California’s real debt $617 billion
Oct. 26, 2012
Katy Grimes: As California voters head out to vote on November 6, everyone should note that California’s real debt is not just the measly $16 billion that Gov. Jerry Brown and state Democrats bandy about; California’s real debt is $617 billion.
“California again trumped other states with a $617 billion debt,” State Budget Solution reported in August. “California’s debt is more than twice the size of New York’s state debt, and New York has the second largest total debt burden in the nation.”
The reason for the disparity in numbers? “Unfunded public pension liabilities make up more than half of all state debt,”according to State Budget Solutions. The pension liabilities of the total debt represent the $2.8 trillion owed to public pension systems “as a result of years of skipped payments, borrowed funds, and inaccurate discount rate assumptions.”
Given that California politicians historically push to be first at everything, I doubt that this is one of the contests California lawmakers had in mind.
But they should not gloss this over. Gov. Jerry Brown is pushing Proposition 30, a ballot measure which would raise California sales taxes to the highest in the nation, and an income tax increase for individuals making $250,000 or more in annual income.
An expensive power play
Should Prop. 30 pass, it is estimated to only bring in $6 billion in additional revenue. This seems a low amount of tax revenue given the anger Prop. 30 has incited in taxpayers. And given that the state debt is so huge, no one is really sure what Brown has in mind. I suspect he is doing it because he can.
It’s a ugly control game and power play over taxpayers, and something the entitlement classes gladly support. When people can vote to increase their own entitlements by taking from other hard working taxpayers, the game has gone awry and the wrong people are in charge.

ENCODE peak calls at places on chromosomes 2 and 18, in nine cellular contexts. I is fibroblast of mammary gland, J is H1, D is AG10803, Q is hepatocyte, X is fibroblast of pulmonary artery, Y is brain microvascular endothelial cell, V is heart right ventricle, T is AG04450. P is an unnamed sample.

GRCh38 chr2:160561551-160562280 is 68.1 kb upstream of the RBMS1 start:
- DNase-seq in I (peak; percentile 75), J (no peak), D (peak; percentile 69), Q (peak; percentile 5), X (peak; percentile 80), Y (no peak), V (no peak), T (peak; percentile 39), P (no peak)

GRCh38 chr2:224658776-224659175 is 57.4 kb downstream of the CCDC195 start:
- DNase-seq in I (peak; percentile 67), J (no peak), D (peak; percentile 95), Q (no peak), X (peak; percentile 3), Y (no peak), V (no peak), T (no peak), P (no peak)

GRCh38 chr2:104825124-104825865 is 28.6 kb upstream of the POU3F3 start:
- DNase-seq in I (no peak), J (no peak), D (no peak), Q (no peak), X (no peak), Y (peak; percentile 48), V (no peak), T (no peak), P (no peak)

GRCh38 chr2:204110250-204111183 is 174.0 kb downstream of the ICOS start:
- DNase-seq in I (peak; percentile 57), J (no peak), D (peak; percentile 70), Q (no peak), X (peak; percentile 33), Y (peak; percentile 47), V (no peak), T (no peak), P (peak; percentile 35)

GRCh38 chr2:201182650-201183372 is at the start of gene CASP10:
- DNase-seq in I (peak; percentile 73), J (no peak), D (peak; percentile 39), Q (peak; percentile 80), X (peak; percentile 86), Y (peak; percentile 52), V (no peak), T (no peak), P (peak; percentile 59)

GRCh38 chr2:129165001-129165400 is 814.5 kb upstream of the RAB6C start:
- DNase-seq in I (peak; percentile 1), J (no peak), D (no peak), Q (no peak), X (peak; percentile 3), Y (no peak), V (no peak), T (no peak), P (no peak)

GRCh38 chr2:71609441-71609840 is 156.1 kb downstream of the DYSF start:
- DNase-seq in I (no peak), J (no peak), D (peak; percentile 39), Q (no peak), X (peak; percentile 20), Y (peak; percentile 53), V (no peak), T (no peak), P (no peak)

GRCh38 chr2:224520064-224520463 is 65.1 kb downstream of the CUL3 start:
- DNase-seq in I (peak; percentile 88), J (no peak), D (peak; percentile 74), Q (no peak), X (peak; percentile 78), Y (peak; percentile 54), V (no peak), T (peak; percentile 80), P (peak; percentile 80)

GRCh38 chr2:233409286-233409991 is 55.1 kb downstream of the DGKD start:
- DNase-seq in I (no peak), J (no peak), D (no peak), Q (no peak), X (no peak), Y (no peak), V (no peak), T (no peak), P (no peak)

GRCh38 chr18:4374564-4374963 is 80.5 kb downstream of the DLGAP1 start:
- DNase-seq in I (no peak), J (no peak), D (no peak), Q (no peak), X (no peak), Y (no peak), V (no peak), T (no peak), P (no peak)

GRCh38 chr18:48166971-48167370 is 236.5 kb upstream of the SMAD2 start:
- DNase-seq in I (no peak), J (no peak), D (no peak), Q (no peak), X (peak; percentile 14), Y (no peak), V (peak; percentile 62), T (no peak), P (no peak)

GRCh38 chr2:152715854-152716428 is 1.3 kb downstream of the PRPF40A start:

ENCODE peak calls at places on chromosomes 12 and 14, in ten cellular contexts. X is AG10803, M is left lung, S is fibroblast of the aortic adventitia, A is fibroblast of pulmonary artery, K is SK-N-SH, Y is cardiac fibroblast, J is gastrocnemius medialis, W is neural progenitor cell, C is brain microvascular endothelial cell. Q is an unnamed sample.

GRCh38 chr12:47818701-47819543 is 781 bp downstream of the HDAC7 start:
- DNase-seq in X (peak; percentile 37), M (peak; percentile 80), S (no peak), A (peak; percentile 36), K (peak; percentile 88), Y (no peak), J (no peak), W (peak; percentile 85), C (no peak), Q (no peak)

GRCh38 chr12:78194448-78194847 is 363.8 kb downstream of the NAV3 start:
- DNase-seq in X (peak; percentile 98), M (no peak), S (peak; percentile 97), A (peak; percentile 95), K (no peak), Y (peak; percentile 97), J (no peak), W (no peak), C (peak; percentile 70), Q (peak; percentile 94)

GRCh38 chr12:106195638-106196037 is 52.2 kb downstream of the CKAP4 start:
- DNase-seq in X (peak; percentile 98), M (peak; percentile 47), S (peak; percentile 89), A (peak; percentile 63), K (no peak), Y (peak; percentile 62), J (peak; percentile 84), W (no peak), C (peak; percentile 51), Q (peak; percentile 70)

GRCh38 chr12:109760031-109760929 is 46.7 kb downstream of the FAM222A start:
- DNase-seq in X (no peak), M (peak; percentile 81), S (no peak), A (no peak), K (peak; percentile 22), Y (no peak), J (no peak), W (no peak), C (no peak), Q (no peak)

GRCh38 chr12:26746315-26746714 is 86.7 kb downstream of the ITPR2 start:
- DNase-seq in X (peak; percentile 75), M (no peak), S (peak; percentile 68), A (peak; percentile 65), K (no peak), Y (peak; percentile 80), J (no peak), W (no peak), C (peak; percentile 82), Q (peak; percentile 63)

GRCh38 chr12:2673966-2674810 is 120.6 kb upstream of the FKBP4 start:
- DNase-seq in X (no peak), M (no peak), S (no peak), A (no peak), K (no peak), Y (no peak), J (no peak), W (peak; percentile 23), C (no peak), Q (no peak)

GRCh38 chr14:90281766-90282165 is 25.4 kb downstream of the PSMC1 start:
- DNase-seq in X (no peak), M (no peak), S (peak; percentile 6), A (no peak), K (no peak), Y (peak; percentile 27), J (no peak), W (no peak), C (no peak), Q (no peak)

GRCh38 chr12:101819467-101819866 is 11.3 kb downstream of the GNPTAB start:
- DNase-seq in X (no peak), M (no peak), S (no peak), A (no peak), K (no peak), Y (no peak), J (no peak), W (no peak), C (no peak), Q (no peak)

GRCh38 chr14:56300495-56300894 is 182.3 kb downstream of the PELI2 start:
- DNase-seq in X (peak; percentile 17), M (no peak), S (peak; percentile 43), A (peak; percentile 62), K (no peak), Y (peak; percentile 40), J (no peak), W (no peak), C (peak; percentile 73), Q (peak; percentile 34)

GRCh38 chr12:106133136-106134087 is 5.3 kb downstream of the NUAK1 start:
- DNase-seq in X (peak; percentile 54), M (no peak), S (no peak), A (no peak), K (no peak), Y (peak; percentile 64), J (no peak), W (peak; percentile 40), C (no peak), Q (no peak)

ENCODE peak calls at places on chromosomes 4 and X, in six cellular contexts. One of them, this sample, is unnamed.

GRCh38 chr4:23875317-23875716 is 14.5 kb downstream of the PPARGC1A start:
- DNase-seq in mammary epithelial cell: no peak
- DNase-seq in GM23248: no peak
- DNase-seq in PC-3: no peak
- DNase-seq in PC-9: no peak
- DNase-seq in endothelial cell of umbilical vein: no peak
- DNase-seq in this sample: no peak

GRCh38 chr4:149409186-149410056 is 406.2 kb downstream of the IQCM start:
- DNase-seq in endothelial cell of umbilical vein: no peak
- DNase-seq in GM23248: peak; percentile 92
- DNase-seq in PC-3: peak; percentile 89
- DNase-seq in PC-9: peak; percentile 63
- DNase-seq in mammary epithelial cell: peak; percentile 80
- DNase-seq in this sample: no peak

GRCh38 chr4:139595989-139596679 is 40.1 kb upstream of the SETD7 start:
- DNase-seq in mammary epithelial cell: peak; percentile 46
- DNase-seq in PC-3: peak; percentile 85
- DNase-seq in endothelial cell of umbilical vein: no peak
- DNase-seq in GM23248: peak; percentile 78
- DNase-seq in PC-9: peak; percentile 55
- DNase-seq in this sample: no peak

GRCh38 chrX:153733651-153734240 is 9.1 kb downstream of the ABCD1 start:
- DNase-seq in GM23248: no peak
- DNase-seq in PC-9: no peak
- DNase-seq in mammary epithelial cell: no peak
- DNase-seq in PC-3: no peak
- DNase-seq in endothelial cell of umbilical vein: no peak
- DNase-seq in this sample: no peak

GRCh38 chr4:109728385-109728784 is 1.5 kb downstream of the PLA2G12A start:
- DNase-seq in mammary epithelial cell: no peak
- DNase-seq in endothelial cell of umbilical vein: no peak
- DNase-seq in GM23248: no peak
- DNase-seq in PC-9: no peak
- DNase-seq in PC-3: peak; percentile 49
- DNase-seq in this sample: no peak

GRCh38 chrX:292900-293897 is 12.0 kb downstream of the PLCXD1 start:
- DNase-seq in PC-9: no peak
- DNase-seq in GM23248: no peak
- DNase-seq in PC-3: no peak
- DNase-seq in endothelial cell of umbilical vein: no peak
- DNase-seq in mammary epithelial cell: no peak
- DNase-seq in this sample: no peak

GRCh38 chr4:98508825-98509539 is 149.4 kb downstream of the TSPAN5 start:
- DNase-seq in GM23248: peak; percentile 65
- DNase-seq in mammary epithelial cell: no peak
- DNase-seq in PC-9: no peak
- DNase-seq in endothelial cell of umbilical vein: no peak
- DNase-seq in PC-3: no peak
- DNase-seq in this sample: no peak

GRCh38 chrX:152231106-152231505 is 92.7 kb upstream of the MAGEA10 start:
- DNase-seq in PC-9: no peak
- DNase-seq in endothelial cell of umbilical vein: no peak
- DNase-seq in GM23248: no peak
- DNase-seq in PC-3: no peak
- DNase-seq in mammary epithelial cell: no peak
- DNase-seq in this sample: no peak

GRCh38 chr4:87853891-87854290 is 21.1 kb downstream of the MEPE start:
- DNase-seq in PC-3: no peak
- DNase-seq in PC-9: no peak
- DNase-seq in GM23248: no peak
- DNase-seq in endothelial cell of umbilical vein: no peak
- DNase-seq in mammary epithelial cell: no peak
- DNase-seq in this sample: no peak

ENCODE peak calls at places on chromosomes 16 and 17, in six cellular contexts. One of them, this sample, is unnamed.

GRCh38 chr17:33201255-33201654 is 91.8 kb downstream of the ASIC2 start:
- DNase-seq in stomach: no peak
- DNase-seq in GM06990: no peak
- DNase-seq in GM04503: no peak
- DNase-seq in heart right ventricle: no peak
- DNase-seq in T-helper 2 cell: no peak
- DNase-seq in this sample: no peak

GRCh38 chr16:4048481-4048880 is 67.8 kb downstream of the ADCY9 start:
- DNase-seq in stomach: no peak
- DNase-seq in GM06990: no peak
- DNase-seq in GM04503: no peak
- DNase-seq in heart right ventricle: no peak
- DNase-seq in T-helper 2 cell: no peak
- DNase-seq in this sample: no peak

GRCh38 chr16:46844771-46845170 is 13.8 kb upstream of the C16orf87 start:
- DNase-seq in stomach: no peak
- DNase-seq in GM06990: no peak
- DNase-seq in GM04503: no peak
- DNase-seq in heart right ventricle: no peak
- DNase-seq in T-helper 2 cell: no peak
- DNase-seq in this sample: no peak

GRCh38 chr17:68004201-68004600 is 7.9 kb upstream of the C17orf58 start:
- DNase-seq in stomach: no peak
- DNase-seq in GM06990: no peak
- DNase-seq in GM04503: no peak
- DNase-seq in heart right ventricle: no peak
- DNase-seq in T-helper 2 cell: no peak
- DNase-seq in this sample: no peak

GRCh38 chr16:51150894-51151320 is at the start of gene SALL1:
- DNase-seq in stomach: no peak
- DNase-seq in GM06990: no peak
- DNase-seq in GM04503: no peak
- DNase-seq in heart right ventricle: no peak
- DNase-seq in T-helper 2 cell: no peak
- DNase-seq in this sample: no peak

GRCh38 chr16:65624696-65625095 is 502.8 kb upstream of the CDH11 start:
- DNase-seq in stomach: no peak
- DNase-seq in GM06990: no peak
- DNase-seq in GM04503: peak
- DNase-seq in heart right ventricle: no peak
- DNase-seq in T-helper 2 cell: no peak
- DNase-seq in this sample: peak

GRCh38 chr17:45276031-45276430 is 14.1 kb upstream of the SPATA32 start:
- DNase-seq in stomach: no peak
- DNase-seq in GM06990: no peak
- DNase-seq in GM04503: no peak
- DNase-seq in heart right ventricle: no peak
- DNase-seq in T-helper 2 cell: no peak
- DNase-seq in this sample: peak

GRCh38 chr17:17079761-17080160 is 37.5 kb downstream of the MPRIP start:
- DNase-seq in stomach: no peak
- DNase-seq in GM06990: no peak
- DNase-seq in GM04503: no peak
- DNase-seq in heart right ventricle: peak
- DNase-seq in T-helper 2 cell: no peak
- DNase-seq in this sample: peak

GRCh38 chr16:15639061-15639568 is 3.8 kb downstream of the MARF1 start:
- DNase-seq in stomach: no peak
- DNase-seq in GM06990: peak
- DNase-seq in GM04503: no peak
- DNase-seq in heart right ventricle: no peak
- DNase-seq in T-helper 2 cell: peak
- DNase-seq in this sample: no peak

Control over business
Proposition 39 is another taxing measure, which would require businesses headquartered out of the state to use the “single sales factor method,” in which their tax liability is based solely on their amount of sales in the state.
They would no longer be allowed to use the “three-factor method,” which bases tax liability on a combination of the sales, property and number of employees a business has in the state. That option was a tax-cut part of the budget deal in 2009 that otherwise increased taxes. This was negotiated between then-Gov. Arnold Schwarzenegger and the Legislature.
Now, Democrats want to renege on that deal too. At least they are consistent and can be counted on to renege on every deal with Republicans.
Prop. 39 is estimated to bring in $1 billion a year in additional tax revenue.
According to my calculations, if Props 30 and 39 pass, that is only another $7 to $9 billion of additional tax revenue to the state’s coffers. And that is only if everything goes according to the Democrat’s plan. Many believe that higher taxes will cause small businesses to close or move, and out-of-state businesses will rethink their California presences.
Playing with the numbers
The latest monthly jobs report was released by the Bureau of Labor Statistics the first week of October. The unemployment rate decreased to 7.8 percent in September, the BLS reported.
According to The Associated Press, “the Labor Department said weekly applications fell by 30,000 to the lowest level since February 2008. The four-week average, a less volatile measure, dropped by 11,500 to 364,000, a six-month low.
Really? Does this ever really happen, or only in big election years for a favored incumbent?
Just the facts ma’am
Despite the positive spin being used by the White House and compliant media, these are the facts: We created fewer jobs in in America during September than in August, and fewer jobs in August than in July. More than 600,000 manufacturing jobs have been lost in the U.S. just since President Obama took office.
The real unemployment rate would be closer to 11 percent if it weren’t for all of the people who have stopped looking for work and completely dropped out of the labor force. And the really real unemployment rate is a separate government number called the “U-6,” rarely reported, which provides an accurate look at how many people are really unemployed.
According to the U-6, California has a 20.3 percent real unemployment rate.
The results of the last four years are a tough pill to swallow: 23 million Americans are struggling to look for any work, nearly one in six are living in poverty, and 47 million people are dependent on food stamps to feed themselves and their families.
And California’s real debt is 10 times what Brown and the state Democrats report. Remember this at the polling booth.
May 18, 2013